Wednesday, June 06, 2012

Dearborn County Trial Court Abused Its Discretion

Dearborn County Trial Court Abused Its Discretion

According to Indiana Court of Appeals

FOR PUBLICATION – Filed June 5, 2012






Indiana Attorney General of Indiana


Deputy Attorney General

Indianapolis, Indiana





vs. No. 15A01-1109-CR-436




The Honorable Sally Blankenship, Judge

Cause No. 15D02-0805-FA-001

June 5, 2012


ROBB, Chief Judge

BAKER, J., and SHEPARD, Sr. J., concur.

For the details in the rest of the appeal court’s ruling, go to

A summary news article of this case from The Indiana Lawyer website is below:

Revocation of probation was court error

Jenny Montgomery

June 5, 2012

A trial court erred when it revoked a man’s probation, because it failed to consider several factors before issuing that order, Indiana’s Court of Appeals ruled.

A trial court erred when it revoked a man’s probation, because it failed to consider several factors before issuing that order, Indiana’s Court of Appeals ruled.

In James Ripps v. State of Indiana, No. 15A01-1109-CR-436, James Ripps pleaded guilty to child molesting as a Class C felony in March 2009 for molesting his son in 1997 or 1998. He was sentenced to eight years, with six years and 300 days suspended to probation.

In 2011, the state filed a probation revocation petition, alleging Ripps committed a Class D felony when he failed to comply with sex offender registry requirements. Ripps had been living within 1,000 feet of a youth program center and failed to inform all people living at his residence of his sexual conviction. Ripps admitted the violations and the trial court revoked his probation and ordered him to serve the remaining portion of his sentence in prison.

Ripps, who is terminally ill, entered an assisted living facility in March 2011 and informed the sheriff of his new address. The sheriff told Ripps that his new residence was within 1,000 feet of a public library, which qualifies as a youth program center. The state filed notice of a probation violation and arrested Ripps, and the court ordered him to serve the remainder of his sentence – two years and 266 days – in prison.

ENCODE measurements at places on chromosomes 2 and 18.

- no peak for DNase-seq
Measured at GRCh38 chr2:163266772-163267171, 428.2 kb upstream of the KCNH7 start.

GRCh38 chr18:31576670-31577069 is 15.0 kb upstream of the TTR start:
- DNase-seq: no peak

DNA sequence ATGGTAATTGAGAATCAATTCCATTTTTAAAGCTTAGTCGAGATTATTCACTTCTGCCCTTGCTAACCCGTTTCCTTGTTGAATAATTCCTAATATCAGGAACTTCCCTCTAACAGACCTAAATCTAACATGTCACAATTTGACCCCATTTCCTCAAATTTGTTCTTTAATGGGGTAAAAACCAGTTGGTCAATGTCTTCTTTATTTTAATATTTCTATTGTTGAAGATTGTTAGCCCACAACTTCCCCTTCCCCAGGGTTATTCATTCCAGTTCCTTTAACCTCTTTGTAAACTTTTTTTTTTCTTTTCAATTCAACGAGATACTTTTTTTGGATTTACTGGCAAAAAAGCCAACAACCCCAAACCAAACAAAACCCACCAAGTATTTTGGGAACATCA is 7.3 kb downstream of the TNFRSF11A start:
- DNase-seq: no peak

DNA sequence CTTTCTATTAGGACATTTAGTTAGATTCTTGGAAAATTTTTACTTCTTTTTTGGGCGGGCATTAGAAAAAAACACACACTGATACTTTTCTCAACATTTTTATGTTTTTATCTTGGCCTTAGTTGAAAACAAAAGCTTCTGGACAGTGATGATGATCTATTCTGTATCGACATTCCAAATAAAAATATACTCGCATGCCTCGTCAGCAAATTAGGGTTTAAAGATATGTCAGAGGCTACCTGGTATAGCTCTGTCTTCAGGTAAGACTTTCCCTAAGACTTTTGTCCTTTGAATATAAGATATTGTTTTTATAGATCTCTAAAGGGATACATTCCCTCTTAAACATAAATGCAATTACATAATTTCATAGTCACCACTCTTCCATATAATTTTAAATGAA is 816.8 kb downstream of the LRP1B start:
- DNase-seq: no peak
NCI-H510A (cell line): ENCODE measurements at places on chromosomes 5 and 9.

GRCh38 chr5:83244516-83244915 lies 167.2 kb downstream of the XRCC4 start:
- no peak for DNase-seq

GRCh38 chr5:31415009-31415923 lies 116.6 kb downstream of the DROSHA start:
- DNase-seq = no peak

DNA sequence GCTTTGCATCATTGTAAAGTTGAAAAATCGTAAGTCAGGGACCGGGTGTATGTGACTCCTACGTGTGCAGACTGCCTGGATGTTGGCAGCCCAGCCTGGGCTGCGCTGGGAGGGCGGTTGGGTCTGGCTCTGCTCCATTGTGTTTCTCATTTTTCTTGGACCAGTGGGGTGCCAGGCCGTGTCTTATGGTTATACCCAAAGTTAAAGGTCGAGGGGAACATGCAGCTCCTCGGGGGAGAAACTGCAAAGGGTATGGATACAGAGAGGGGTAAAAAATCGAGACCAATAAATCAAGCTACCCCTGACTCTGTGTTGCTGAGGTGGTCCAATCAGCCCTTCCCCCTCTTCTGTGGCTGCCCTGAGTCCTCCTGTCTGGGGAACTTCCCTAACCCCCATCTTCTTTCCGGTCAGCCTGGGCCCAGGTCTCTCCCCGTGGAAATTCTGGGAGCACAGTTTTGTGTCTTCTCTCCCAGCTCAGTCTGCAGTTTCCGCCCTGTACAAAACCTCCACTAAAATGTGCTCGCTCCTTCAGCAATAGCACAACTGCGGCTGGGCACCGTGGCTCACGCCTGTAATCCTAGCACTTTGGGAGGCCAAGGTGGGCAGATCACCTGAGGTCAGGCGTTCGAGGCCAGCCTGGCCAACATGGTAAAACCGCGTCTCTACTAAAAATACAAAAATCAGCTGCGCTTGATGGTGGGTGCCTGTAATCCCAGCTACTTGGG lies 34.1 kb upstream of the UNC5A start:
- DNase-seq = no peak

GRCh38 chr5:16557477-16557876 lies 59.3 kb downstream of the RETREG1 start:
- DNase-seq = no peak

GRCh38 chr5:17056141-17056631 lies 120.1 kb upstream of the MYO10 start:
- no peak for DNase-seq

Ripps moved to correct error, contending his conviction for failure to comply with sex offender registration requirements, and the subsequent probation revocation, violated the Indiana and United States Constitutions’ prohibitions against ex post facto application of the law because the statute giving rise to such criminal act took effect in July 2006 and his qualifying offense occurred prior to that time. The trial court agreed and vacated the conviction; by that time, he had already served 1 to 1-1/2 years in prison.

The state had claimed only that Ripps committed a new crime; it had not specifically mentioned Ripps living within 1,000 feet of a youth program center.

The appellate court held that the trial court abused its discretion in revoking Ripps’ probation, given his medical condition and his attempt to adhere to the terms of his probation. The COA also held that the distance between the residential facility and the library was about 20 feet shy of 1,000 feet, and some ambiguity existed about how that distance was calculated.


Anonymous said...


Anonymous said...

Sorry, but I don't have a whole lot of compassion for child molesters, no matter how bad their health is. They are never rehabiliated. They can't be cured. And 20 feet? Sound like an honest mistake to me.
You're picking the wrong battle with this one.

Anonymous said...

What battle? No one stands with a child molester. Including the COA. They're job is to call strikes and balls. Nothing more.

Anonymous said...

From Anon 2 to Anon 3:
Let me re-phrase. Never said that COA was standing by child molesters. Never even said this decision shouldn't have been challenged.
" 'You're' " refers to this blog, which is obviously promoting the candidacy of Blankenship's opponent. It's just not a good choice of "battle."

To coin a phrase, you can do better.

HK said...

This is an open blog. The people using it generally determine the content. If you think Allen Miller's opponent deserves to remain on the bench, make your case.

Anonymous said...

Sorry Anon II "...obviously promoting the candidacy of Blankenship's opponent..." is faulty logic.

It is the equivalent of going from Point A to Point Z with nothing to support the in-between.

Anonymous said...

Thank you for illuminating details here of areas with need for public oversight and an honesty check.
I and others appreciate the fact finding. "Making their own rules up as they go along" is very costly to the County, not to mention the impact on people and families when our justice system breaks it'w own rules.
I disagree about this site endorsing a candidate. I call it a support of integrity and accountability. If that means new candidates, so be it.

Anonymous said...

I see PUBLIC FORUM as a kind of ringing bell calling locals to heed questionable actions of our government as well as as an information venue.

Anonymous said...

Look, I don't have a dog in this fight, and am not looking to make a case for or against anybody.

Was just thinking that whomever posted the COA item could use a bit of advice in making his or her case.

All I am saying is, find a better example. A child molester doesn't engender much sympathy.

You guys as getting all
wee-wee'd up (as our President would say) over nothing.

HK said...

Even criminals have rights.
Ripps originally got "eight years, six years and three hundred days of which were suspended to probation." So he only served 1 year and 65 days. The courts latest ruling seemed punitive rather than protective. What changed?
THREE respected judges said our judge ABUSED her discretion. That's not a correction that a judge should take lightly.

Anonymous said...

Bingo HK! You made the point of the post exactly. The issue is not about Ripps it is about the judge...In my view anyway.